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Sodium hypochlorite

From Academic Kids

Properties
General
Name Sodium hypochlorite
Chemical formula NaClO
Appearance White solid
Physical
Formula weight 74.4 amu
Melting point Decomposes at ?
Density  ?
Crystal structure  ?
Solubility  ?
Thermochemistry
Safety
Ingestion Dangerous, possibly fatal.
Inhalation Dangerous, possibly fatal.
Skin Causes burns, can be fatal.
Eyes Causes burns.
More info Hazardous Chemical Database (http://ull.chemistry.uakron.edu/erd/chemicals/3/2354.html)
SI units were used where possible. Unless otherwise stated, standard conditions were used.

Disclaimer and references</font>

Sodium hypochlorite is a chemical compound with the formula NaClO. A solution of sodium hypochlorite is frequently used as a disinfectant and as a bleaching agent; indeed, often it is simply called "bleach" though other chemicals are sometimes given that name as well.

Sodium hypochlorite (like all hypochlorites) is a salt of hypochlorous acid, HClO. In water, it partially splits into the sodium cation Na+ and the hypochlorite anion ClO-, while a substantial portion hydrolyses into sodium hydroxide and hypochlorous acid. The oxidizing power of the latter and of the hypochlorite anion cause the bleaching effect. Its negative charge, however, prevents it from diffusing through the cell walls of bacteria and microbes, making it a poor disinfectant. However, owing to the equilibrium between hypochlorous acid and the hypochlorite anion, the hypochlorous acid molecules, due to their neutral charge and small size, easily diffuse through the cell walls of bacteria. This changes the oxidation-reduction potential (ORP) of the cell, this inactivating the enzyme triosephosphate dehydrogenase. Triosephosphate dehydrogenase (or glyceraldehyde-3-phosphate dehydrogenase/GAPDH) is an enzyme essential for the digestion of glucose, but is particularly sensitive to oxidising agents. This effectively destroys the micro-organism's ability to function.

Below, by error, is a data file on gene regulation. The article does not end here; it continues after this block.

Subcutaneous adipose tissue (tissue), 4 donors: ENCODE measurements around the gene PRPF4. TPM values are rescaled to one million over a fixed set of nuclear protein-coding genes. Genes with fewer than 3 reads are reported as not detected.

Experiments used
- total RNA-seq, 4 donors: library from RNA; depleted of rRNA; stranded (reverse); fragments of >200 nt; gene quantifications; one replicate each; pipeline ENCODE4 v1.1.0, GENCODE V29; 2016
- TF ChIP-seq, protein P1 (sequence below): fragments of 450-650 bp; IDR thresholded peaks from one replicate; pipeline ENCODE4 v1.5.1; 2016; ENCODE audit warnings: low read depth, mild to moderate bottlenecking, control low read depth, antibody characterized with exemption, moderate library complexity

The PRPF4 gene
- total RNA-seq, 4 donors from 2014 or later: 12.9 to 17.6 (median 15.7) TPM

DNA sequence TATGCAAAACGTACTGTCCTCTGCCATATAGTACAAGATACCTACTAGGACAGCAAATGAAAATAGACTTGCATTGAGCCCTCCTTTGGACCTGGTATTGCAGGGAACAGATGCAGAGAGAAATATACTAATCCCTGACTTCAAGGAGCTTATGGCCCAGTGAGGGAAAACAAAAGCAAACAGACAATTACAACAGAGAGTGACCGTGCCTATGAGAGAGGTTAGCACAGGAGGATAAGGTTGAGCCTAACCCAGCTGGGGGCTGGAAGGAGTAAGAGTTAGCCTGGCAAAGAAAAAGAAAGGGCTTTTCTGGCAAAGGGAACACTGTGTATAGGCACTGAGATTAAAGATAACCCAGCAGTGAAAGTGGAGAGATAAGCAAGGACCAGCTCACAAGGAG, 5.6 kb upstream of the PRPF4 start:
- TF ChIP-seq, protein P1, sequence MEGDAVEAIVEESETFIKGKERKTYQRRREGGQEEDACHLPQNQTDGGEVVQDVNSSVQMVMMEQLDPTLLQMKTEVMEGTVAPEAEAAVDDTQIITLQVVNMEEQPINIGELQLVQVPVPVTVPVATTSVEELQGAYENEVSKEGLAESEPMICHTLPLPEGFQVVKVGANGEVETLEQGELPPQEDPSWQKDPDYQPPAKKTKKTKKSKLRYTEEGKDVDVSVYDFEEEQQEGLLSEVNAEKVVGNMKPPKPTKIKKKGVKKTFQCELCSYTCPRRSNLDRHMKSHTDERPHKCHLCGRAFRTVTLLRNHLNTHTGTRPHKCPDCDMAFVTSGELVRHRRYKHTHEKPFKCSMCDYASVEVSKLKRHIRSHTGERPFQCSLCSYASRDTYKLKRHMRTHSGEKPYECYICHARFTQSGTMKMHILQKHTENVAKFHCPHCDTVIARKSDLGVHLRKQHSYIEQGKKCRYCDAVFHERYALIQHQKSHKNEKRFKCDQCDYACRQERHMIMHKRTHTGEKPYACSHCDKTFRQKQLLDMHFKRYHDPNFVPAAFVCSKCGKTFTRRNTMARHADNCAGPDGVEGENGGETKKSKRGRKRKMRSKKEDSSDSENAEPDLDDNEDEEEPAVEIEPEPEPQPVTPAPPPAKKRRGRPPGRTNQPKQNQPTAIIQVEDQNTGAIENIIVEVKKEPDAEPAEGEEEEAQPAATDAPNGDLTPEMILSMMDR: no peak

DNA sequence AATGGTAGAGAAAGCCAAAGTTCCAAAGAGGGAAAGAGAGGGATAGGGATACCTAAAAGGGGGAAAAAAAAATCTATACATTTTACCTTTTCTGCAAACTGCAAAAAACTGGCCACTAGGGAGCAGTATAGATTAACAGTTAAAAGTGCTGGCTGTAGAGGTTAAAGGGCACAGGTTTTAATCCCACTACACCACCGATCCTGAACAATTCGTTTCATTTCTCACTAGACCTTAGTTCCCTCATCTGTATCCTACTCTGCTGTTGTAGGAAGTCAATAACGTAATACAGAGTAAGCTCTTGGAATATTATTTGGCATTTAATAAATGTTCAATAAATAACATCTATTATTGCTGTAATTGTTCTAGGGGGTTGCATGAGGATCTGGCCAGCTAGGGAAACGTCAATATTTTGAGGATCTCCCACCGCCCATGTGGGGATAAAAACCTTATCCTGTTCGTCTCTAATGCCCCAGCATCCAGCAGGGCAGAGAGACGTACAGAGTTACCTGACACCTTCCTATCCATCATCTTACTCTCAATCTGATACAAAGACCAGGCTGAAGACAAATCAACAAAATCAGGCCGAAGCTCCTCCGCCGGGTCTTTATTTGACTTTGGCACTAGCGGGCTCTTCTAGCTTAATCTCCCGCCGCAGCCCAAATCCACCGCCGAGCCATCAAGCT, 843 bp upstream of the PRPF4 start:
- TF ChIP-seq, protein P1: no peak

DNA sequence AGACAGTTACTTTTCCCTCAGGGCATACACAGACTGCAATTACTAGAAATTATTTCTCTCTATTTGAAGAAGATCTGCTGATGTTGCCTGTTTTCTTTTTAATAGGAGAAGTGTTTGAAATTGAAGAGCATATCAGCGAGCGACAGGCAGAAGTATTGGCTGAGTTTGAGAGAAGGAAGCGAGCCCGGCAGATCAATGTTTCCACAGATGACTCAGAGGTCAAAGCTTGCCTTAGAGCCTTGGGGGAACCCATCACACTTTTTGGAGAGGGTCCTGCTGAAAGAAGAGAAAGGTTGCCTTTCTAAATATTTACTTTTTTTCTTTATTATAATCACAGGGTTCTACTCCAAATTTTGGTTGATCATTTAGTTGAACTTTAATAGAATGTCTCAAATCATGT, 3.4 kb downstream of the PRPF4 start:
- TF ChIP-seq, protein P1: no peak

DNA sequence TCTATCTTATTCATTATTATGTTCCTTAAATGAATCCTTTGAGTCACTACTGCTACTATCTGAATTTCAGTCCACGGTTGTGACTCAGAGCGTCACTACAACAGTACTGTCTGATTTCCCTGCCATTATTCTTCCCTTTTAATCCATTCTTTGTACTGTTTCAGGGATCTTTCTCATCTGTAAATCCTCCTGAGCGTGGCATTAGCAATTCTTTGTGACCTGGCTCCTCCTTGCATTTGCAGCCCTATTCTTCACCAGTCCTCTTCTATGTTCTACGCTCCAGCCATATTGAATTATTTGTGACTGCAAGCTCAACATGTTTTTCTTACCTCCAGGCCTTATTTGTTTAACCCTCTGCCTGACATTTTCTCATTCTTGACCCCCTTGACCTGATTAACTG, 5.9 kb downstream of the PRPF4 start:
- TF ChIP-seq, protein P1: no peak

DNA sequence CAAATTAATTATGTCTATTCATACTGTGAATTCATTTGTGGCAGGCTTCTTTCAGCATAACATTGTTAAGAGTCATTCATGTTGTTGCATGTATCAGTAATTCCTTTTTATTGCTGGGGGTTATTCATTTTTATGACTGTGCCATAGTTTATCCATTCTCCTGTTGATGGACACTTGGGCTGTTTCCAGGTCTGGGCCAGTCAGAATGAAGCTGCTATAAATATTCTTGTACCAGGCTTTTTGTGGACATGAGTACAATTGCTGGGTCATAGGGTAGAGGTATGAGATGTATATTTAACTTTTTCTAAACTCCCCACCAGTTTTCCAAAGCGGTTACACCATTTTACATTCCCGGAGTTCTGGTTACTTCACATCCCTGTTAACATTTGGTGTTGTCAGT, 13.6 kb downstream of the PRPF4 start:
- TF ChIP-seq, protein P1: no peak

Contents

Production

Sodium hypochlorite is commercially produced by absorbing chlorine gas in cold sodium hydroxide solution:

2 NaOH + Cl2 = NaCl + NaClO + H2O